Carne Griffiths, one of the new protagonists of the art-set on the Thames, portrayed Elizabeth with the t. The work was unveiled by Queen Zara Phillips’ niece and husband Mike Tindall. Griffiths: What is more natural to draw our sovereign?
From our correspondent
LONDON The queen made history with celebrations for her Platinum Jubilee that emphasized sustainability: with William’s appeal for a future of social responsibility and attention to the planet. So for my “Platinum Queen” I used the t to paint, I’m British, what better than you, what is more organic to draw our sovereign?, She tells the Courier from his studio in a village in East Sussex, contemporary artist Carne Griffiths, one of the talented Young British artists of the art-set on the Thames, who portrayed Elizabeth II for the Jubilee. Using only natural raw materials. And her work sold for £ 25,000 at an Anderson Foundation charity dinner. Sum donated entirely to the Great Ormond Street Hospital Children’s Charity, continues Griffiths who for the queen in addition to her tea says he has chosen vivid colors, which return the idea of energy. It was my saying “thank you” to the hospital of which the patron queen, for what they did at the birth of my little girl, who underwent a complex operation.
The portrait of what has been renamed Organic painter, the organic painter, for her original way of painting with products of nature, liked by the queen’s niece, Zara daughter of Princess Royal Anna, and her husband the rugby champion Mike Tindall. And to Prince William who on Saturday evening at the big concert in Buckingham Palace in honor of the queen made an appeal for sustainability. Sustainability is our future and the royal couple like other Windsors support the hospital and they appreciated the idea and what we are doing for the children’s charity. And now I hope that Her Majesty will soon be able to see one of my reproductions: I know that she had previously seen the other portrait I dedicated to her, a work in two copies that I called Tea with the Queen and Afternoon Tea with the Queen, replies Griffiths who began, as he recounts, designing the embroidery for the Royals’ uniforms and formal wear before deciding to devote myself to painting as an independent artist.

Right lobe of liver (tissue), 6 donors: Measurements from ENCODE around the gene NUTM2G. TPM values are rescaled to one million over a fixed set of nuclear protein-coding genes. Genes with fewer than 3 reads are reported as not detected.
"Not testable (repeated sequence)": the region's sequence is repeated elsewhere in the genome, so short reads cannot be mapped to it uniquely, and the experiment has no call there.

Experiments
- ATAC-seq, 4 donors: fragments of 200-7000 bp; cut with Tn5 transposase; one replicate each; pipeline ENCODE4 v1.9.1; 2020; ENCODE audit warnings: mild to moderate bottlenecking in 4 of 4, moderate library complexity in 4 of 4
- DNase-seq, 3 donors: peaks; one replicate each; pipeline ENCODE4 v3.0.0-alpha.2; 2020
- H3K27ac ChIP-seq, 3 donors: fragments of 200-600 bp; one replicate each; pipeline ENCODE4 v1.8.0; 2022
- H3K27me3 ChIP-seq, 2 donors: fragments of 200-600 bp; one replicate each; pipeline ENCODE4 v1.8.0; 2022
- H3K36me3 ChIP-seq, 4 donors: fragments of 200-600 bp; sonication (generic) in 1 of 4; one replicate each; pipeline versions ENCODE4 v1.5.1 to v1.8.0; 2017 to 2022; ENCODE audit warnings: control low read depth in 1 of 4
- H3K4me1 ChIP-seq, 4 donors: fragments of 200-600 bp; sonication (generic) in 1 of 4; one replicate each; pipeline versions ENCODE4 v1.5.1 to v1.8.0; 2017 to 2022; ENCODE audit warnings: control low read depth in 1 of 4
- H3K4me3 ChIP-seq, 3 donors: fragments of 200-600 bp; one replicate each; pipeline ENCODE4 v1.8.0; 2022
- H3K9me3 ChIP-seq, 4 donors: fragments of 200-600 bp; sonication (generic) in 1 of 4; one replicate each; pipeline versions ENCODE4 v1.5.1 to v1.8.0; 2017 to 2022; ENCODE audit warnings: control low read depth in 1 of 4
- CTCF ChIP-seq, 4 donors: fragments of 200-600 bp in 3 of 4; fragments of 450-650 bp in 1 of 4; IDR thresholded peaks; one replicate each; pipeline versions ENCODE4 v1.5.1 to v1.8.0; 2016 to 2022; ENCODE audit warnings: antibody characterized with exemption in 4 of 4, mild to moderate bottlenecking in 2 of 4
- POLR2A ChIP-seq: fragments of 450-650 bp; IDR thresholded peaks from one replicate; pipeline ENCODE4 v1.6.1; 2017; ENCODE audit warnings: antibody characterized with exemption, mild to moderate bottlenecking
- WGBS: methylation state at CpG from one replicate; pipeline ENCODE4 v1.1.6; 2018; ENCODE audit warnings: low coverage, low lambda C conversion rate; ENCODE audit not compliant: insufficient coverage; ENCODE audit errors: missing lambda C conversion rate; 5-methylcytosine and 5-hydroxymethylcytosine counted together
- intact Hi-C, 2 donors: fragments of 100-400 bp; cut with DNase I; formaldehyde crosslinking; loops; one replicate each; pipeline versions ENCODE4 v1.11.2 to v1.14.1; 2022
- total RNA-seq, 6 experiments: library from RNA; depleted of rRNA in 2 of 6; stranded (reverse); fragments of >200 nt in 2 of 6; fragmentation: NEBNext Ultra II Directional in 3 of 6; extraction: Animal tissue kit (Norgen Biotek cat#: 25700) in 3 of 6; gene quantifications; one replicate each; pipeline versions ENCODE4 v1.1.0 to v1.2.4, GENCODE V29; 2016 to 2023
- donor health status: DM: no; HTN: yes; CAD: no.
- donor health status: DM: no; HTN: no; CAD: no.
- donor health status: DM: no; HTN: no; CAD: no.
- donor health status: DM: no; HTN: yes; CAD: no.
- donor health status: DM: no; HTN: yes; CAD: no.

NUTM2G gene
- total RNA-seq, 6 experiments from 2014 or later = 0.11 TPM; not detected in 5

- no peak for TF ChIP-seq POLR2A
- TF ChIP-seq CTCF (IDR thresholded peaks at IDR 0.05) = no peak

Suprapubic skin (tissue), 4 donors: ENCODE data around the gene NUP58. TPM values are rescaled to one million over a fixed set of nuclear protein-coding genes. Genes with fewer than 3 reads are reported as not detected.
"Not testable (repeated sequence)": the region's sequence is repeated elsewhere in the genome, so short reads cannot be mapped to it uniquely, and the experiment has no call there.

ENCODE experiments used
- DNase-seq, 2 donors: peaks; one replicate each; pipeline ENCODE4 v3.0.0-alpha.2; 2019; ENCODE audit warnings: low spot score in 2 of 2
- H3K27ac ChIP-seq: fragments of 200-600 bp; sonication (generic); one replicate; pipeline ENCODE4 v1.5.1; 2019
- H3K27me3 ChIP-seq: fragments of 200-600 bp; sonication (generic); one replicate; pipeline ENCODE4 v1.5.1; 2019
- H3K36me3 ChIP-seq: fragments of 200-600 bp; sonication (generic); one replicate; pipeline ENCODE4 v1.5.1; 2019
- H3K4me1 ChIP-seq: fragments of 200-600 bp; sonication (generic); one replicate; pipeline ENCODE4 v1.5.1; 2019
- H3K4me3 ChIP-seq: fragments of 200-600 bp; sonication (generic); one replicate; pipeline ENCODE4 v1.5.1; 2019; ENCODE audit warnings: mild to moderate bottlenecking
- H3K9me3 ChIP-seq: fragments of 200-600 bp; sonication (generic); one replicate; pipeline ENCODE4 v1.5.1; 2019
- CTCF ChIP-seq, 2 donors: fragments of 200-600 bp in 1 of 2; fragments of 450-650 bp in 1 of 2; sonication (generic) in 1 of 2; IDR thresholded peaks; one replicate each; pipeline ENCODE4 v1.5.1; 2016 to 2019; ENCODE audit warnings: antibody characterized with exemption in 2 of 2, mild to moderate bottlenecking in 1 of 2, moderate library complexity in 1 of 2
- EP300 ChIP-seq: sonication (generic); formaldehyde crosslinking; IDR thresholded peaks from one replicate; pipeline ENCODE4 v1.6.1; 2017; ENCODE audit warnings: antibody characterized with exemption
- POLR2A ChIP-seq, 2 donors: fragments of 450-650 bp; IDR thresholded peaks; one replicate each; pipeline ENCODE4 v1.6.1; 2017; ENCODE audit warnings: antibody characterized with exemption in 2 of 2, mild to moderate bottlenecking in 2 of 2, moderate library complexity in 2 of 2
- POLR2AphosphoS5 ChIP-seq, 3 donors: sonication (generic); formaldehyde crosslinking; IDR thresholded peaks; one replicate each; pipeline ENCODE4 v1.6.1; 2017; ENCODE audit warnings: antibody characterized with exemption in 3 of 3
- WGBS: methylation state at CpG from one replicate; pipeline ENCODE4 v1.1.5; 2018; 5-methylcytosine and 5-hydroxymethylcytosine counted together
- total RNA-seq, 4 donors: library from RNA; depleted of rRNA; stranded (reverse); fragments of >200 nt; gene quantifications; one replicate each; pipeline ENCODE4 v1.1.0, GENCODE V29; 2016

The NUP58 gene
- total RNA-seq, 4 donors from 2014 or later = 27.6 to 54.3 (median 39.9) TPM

Why so much affection for the queen, the Platinum Jubilee crowds? I remembered days ago with old school friends the Golden Jubilee of twenty years ago, a beautiful sunny day, we had met after years .. time flies, now the Platinum Jubilee: I organized with a group of families of friends to meet all in the country outdoors for a big party with our children and flags, a full blown street party, and after a long time in which so much has happened since the pandemic everything has a special flavor, like regaining pleasure forgotten.
Speaking of the pandemic, young William and Kate, the future of the monarchy, during the Covid emergency they visited many hospitals. How was all this experienced by people? We all appreciated that they also exposed themselves to the dangers of contagion in that period to bring their support, their testimony. Here, one of them is also expected of this, this type of participation in the life of the people, essential for the monarchy. The queen is not exposed now, she is 96 years old. But you have our gratitude for the sense of duty with which you have represented us for 70 years. And with my portrait I chose to start from the photographs of the young queen, at 27 for the coronation, trying to imagine the thoughts of a young queen and then gradually the stratification of so much life and history lived by Her Majesty. With a touch of lilac, the color of this Jubilee. The Platinum Queen reproductions (70 prints, £ 150 from online sales proceeds at West Contemporary Editions and at the Corinthia hotel in London) will still go to the hospital.